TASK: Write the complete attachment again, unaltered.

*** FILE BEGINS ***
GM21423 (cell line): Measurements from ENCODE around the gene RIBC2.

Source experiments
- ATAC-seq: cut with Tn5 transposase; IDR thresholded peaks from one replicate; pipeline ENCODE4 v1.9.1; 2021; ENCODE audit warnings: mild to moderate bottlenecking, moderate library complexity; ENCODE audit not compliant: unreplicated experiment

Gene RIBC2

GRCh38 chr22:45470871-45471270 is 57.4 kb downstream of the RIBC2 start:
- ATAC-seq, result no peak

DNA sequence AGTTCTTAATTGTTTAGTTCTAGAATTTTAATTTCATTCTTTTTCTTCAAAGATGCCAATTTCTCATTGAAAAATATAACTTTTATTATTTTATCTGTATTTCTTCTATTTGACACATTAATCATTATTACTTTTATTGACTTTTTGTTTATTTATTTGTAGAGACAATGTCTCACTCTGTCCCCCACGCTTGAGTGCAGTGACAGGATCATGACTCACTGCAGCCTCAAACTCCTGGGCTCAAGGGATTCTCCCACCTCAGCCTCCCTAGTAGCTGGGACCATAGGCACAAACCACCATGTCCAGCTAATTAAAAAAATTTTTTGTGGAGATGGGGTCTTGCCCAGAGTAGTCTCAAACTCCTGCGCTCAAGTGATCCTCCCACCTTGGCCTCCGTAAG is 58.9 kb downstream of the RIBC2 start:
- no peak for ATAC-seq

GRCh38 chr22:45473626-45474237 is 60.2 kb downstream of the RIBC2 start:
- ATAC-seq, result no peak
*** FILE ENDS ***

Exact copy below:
GM21423 (cell line): Measurements from ENCODE around the gene RIBC2.

Source experiments
- ATAC-seq: cut with Tn5 transposase; IDR thresholded peaks from one replicate; pipeline ENCODE4 v1.9.1; 2021; ENCODE audit warnings: mild to moderate bottlenecking, moderate library complexity; ENCODE audit not compliant: unreplicated experiment

Gene RIBC2

GRCh38 chr22:45470871-45471270 is 57.4 kb downstream of the RIBC2 start:
- ATAC-seq, result no peak

DNA sequence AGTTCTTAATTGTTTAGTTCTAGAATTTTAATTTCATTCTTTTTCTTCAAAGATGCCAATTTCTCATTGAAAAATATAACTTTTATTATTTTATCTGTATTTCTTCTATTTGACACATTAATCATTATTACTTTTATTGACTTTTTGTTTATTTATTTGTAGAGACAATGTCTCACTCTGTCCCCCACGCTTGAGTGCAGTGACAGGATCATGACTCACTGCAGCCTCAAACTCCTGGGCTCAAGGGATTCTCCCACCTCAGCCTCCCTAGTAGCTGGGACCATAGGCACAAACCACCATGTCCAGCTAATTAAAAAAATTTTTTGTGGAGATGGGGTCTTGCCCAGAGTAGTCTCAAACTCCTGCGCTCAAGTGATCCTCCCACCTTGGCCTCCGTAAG is 58.9 kb downstream of the RIBC2 start:
- no peak for ATAC-seq

GRCh38 chr22:45473626-45474237 is 60.2 kb downstream of the RIBC2 start:
- ATAC-seq, result no peak